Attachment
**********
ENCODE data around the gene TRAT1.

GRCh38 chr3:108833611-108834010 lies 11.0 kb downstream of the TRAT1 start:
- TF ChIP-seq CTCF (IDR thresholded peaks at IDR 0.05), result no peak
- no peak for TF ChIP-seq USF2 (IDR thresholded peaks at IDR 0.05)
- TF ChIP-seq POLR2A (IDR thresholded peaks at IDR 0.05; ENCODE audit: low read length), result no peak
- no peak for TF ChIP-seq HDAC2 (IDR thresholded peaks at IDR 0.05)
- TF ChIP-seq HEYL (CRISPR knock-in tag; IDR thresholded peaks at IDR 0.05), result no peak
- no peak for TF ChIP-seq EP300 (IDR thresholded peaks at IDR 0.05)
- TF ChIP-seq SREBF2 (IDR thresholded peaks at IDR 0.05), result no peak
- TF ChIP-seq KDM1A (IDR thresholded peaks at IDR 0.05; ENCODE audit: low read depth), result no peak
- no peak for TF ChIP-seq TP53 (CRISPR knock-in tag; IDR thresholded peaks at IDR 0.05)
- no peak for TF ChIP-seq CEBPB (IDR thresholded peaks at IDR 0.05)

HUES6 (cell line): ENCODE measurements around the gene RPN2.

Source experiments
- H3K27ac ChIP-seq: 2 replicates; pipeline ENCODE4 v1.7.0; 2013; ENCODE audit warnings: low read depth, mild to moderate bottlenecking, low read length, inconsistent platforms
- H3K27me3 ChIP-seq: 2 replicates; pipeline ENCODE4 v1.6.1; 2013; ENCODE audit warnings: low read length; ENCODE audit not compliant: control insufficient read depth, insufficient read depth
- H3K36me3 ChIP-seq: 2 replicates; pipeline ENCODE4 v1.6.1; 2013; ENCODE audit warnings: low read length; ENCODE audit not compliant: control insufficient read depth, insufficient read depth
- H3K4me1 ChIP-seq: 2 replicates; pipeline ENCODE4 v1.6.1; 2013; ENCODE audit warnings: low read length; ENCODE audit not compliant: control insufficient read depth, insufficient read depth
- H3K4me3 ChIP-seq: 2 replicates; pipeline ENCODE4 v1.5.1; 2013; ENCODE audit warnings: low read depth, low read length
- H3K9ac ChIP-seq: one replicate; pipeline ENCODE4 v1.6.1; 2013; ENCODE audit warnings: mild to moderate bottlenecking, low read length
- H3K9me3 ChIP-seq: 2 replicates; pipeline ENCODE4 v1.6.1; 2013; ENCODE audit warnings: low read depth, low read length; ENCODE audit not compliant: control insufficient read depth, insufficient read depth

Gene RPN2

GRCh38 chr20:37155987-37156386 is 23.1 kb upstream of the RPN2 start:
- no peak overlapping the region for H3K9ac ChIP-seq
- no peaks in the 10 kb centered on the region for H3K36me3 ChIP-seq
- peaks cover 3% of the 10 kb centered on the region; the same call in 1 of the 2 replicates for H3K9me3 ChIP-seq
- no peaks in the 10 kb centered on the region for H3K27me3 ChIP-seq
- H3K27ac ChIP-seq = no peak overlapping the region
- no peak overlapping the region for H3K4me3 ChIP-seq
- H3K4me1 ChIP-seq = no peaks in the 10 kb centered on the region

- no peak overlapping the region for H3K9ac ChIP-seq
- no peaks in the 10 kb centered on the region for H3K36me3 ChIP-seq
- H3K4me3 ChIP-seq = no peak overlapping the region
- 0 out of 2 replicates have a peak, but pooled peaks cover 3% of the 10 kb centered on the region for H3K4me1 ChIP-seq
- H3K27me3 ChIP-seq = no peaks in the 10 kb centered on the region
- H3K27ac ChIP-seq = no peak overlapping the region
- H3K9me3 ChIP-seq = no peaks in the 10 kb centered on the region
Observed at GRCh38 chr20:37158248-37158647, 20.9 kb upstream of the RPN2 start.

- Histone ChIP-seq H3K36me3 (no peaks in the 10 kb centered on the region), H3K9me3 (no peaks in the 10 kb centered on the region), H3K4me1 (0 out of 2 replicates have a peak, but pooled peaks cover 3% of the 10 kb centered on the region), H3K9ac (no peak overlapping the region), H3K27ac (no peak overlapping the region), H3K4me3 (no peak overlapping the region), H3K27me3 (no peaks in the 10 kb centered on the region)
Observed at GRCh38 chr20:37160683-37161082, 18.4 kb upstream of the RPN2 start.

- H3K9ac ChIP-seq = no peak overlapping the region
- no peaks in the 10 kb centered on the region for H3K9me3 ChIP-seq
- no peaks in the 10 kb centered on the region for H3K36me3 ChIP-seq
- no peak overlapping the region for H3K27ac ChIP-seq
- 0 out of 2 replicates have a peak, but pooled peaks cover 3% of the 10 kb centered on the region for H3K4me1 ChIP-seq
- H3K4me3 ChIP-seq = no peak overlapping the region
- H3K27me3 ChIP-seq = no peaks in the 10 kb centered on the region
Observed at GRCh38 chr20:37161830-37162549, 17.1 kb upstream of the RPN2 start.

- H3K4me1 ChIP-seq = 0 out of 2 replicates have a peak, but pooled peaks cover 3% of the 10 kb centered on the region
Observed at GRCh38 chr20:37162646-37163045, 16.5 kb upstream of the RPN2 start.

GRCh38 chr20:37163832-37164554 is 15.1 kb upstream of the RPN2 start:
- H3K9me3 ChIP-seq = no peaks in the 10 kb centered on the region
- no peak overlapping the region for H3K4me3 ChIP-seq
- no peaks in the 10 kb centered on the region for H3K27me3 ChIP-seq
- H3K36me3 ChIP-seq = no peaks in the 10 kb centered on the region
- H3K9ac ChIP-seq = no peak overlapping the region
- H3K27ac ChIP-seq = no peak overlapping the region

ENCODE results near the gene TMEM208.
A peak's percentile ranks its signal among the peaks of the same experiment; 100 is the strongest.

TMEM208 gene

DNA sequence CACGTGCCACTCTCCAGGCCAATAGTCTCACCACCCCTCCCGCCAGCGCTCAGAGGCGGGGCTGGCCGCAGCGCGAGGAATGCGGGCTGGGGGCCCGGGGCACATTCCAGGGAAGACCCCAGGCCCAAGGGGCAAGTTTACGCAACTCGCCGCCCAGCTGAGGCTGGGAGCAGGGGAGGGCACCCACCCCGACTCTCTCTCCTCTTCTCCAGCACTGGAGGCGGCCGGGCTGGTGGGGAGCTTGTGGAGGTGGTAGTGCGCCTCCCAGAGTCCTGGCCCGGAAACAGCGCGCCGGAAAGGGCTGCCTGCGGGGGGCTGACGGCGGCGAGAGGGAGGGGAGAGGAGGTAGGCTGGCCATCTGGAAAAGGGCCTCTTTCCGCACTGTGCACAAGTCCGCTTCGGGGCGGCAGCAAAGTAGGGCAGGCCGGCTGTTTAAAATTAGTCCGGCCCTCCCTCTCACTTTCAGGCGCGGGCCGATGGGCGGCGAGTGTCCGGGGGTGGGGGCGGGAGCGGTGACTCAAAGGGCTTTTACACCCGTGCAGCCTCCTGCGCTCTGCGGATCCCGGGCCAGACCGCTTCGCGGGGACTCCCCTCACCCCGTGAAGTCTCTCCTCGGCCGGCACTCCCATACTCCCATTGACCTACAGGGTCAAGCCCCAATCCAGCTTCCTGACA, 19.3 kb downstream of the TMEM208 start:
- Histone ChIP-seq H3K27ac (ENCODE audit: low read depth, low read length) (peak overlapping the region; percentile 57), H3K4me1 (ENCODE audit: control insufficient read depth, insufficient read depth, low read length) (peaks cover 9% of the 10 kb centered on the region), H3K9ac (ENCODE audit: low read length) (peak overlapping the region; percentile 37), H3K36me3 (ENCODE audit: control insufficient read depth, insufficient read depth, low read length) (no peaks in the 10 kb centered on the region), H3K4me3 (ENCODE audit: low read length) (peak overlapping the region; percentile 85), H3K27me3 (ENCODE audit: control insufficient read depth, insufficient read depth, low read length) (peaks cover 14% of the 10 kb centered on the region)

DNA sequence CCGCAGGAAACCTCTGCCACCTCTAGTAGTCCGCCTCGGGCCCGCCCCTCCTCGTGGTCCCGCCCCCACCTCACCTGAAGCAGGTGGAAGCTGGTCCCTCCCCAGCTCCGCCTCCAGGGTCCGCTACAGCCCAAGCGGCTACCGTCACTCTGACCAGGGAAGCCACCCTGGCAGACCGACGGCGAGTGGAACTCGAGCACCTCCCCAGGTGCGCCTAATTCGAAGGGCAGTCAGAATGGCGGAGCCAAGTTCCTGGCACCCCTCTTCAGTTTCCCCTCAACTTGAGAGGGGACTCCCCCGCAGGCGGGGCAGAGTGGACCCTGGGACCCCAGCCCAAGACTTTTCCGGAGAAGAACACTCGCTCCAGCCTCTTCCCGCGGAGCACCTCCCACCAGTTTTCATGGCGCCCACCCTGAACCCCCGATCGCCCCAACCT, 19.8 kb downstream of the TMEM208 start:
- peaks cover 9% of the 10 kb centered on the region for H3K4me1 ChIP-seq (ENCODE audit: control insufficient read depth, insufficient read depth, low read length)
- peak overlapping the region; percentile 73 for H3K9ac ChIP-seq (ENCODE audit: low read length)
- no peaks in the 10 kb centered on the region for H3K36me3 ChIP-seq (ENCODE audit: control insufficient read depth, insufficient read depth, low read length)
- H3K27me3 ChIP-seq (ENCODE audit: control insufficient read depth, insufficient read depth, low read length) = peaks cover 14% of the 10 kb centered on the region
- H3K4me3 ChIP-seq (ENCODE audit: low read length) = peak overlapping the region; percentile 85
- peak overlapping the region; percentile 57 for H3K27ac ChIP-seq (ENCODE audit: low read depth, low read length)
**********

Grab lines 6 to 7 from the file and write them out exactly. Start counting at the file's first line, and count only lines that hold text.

- no peak for TF ChIP-seq HDAC2 (IDR thresholded peaks at IDR 0.05)
- TF ChIP-seq HEYL (CRISPR knock-in tag; IDR thresholded peaks at IDR 0.05), result no peak